01 Apr The asado
The asado is an institution here, Argentina at play ‘en familia’, the focal point on a warm weekend, a feast of food, drink and company, when the hombres flex their culinary muscles and set to work feeding family and friends. My tiny dictionary, the one that makes it to the suitcase, translates asado as ‘roast’ – a nice little cultural connection to that most English of Sunday traditions.
We were guests at an asado on Sunday, a day of lazy, sweltering heat. Alice and Adriano (who starred in the La Marcha blogpost a few days ago) invited us to join them and their amigos on their terrace for some proper Argentinian hospitality. We arrived about 2pm when the fire was already going, having been started about midday in the parilla by our Señor Asador, Adriano. Forget the neat barbecues from B&Q or Homebase, we’re talking scale and substance here. This is one serious contraption, like a large barrel lying on its side, sliced across the centre with the lower part containing the coals and a huge rack for the meat laid across the top, a rack with the flavours of asados past burned into it. The other half of the barrel forms a lid which is used from time to time to braise and finesse the meat.
An asado is not so much a meal as an afternoon of eating, working your way through a steady succulent succession of different meats. There’s the chorizo, not at all like the orangy-red stuff that we call chorizo, but something more akin to sausage. This is served as choripan, a little piece of chorizo encased in bread, prepared individually and passed round. A kind of appetiser this, to be pepped up with some chimichurri sauce or, if you were one of the lucky ones at this asado, with the most amazing aubergines. As memorable as one’s first kiss, the aubergines of Adriano’s mother are taste treasures, roasted (I think) then marinated in oil, vinegar, herbs, spices and lots of chilli and garlic and matured for at least a month in a massive jar creating a sensational flavour; these are, quite simply, aubergines to die for.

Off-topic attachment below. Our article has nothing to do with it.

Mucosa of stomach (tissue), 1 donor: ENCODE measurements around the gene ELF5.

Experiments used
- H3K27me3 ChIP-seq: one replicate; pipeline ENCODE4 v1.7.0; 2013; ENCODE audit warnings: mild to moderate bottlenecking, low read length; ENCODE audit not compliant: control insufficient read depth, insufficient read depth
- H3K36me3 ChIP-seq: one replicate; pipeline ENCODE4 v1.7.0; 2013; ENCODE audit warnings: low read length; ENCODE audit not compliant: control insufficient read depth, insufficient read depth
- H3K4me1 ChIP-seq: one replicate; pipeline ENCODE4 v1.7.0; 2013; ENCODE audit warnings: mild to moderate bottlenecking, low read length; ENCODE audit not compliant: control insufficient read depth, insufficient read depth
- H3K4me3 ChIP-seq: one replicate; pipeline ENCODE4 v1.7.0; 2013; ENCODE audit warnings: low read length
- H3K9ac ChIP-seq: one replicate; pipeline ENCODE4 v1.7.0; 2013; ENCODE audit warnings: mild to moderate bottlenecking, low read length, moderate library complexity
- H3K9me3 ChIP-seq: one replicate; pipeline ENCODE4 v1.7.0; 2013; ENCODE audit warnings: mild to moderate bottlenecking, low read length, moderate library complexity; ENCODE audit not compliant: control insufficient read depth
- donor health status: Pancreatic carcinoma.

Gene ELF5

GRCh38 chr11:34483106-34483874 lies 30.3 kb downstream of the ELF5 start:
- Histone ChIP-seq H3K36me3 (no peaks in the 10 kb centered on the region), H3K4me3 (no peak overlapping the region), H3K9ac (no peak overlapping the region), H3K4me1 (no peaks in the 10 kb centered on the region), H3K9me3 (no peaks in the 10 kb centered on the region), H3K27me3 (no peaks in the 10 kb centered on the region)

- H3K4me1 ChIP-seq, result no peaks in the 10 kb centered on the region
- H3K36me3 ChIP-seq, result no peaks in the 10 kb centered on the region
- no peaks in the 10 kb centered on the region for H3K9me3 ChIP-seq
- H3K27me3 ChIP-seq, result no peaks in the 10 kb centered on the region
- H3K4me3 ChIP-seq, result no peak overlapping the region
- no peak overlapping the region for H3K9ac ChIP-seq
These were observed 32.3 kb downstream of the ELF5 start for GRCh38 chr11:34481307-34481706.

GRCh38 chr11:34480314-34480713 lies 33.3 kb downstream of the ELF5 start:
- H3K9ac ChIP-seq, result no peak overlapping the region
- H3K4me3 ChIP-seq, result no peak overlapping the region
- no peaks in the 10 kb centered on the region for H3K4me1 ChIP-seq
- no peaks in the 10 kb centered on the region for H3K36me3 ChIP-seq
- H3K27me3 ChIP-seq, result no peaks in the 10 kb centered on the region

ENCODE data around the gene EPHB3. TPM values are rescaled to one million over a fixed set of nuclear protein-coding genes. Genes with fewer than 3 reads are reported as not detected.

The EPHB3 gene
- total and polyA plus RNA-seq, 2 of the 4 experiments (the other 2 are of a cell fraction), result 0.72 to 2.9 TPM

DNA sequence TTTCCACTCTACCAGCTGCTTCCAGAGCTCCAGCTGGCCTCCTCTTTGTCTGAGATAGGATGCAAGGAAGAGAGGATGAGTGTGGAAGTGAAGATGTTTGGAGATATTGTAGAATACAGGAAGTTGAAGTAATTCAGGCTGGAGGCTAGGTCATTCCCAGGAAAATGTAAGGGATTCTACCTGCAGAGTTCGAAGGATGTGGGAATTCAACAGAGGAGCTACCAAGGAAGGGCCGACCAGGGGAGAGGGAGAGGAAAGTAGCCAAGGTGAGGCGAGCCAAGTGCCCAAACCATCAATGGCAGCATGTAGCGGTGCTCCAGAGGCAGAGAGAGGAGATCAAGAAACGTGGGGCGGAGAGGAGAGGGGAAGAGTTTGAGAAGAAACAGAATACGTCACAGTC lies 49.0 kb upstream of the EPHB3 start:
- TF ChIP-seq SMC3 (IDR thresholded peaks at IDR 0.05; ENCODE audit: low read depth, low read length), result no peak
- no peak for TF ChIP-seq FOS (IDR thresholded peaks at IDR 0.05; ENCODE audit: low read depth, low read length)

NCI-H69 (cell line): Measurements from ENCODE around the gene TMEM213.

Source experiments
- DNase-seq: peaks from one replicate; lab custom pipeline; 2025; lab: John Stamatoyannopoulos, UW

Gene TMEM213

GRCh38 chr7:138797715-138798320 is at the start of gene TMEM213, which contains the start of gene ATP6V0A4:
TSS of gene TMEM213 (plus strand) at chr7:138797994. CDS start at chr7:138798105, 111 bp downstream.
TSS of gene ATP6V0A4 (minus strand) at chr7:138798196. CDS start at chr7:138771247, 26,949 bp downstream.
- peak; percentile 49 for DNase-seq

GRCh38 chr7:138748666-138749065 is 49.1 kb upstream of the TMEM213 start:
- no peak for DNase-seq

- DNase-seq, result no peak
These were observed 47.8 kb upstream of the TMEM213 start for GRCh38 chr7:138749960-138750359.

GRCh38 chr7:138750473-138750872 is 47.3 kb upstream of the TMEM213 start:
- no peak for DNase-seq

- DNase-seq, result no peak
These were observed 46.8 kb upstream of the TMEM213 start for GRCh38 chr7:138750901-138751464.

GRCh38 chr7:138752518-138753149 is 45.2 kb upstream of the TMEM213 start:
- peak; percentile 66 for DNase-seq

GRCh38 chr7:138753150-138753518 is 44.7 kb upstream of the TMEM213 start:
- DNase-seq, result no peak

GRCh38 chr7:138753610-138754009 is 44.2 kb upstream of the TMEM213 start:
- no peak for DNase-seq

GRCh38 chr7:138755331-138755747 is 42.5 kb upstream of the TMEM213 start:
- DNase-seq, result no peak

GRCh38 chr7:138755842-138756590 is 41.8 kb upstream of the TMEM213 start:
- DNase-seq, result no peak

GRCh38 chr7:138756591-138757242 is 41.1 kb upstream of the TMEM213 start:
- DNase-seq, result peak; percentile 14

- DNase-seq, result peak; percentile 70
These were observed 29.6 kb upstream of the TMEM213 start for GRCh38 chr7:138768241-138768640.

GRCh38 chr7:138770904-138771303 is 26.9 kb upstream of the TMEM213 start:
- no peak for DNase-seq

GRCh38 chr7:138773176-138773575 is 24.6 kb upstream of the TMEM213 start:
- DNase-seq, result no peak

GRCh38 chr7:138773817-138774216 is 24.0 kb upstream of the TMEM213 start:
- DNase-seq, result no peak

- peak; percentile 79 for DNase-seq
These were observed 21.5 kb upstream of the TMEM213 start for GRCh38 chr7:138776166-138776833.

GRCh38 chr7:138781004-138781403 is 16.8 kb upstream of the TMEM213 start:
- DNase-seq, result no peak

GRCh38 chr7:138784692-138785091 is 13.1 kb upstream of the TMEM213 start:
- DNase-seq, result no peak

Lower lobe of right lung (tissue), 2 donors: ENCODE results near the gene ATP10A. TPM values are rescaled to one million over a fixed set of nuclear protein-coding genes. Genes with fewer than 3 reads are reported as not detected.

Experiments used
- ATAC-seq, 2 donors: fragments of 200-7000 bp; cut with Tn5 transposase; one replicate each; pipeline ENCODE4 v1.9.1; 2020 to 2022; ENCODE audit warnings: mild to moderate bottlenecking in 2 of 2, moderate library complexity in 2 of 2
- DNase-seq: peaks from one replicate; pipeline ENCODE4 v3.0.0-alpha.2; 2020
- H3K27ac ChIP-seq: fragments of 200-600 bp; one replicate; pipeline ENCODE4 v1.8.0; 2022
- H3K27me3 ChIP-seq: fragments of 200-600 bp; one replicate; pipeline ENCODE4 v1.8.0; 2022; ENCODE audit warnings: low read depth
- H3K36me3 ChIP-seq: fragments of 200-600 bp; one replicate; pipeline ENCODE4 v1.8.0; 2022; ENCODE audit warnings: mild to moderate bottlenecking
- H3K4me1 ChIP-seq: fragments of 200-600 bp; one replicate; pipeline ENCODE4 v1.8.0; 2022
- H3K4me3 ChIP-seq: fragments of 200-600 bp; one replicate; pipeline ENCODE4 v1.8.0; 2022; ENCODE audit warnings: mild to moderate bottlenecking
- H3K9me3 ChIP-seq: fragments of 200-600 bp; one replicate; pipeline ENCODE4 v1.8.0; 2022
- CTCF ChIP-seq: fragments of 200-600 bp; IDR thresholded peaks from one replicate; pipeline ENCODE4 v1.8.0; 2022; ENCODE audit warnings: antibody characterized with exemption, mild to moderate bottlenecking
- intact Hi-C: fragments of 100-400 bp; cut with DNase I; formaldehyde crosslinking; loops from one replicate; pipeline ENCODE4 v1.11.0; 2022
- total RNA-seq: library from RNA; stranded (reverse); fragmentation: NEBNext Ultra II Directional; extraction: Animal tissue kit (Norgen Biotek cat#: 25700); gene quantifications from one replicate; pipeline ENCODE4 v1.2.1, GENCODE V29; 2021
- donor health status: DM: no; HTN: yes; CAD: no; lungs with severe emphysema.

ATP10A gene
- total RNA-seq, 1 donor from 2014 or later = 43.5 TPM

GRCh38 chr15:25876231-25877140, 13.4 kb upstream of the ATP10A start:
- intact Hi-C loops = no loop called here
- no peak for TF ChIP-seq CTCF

After the choripan, things really hot up with huge cuts of prime quality Argentinian meat being worked on by Adriano, in some secret and time-honoured sequence, reaching a peak of roasted perfection before he brings them to the table with a flourish, cuts them into portions and offers them round. Costilla (rib of beef), followed by rump, and then some cerdo (pork) and finally the lomo – the beef fillet, the tender zone. La Señora (Alice) brings salads to accompany this, along with wonderful tarts filled with chard and corn, herbs, cheese and all sorts of other goodies to satisfy the token vegetarian (me) and provide a colourful array of wholesomeness, bridging the gaps between flesh and more flesh and allowing essential gastric recovery for the carnivores! Adriano whispers to me that the order of roasting the meat is important because by the time you reach the lomo everyone is feeling full so there’s more of the best stuff for the asador! For asador and consumer alike, the art is all in the pacing, the exercise of restraint or the capacity to keep on eating and eating when you’re already full!
No meal here would be complete without ice-cream. Argentinians love their ice-cream, the Italian ancestral influences working their magic; they excel at producing amazingly varied and exotic flavours. You buy it by the kilo here, as we did earlier in the day as our contribution to the meal. We bought two kilo pots, polystyrene containers specially manufactured to make the portage of ice-cream that much easier- even a few tiny cubes of dry ice put on top to extend travel time! So we climbed into 7 different flavours of the stuff to caress the baked apple that appeared from the oven too! What a feast!
This asado was a joy, a mellow haze of camaraderie and a total indulgence of the senses. And the sounds of conversations in three different languages, since we were amigos internacionales, mingled with laughter and the sizzling of meat on the fire. This, it seems to me, is the essence of the asado, the company, the ambiance, the time spent sharing the simple pleasures of eating and drinking, talking about the things you have in common, learning about the things you don’t. Thankyou Alice and Adriano.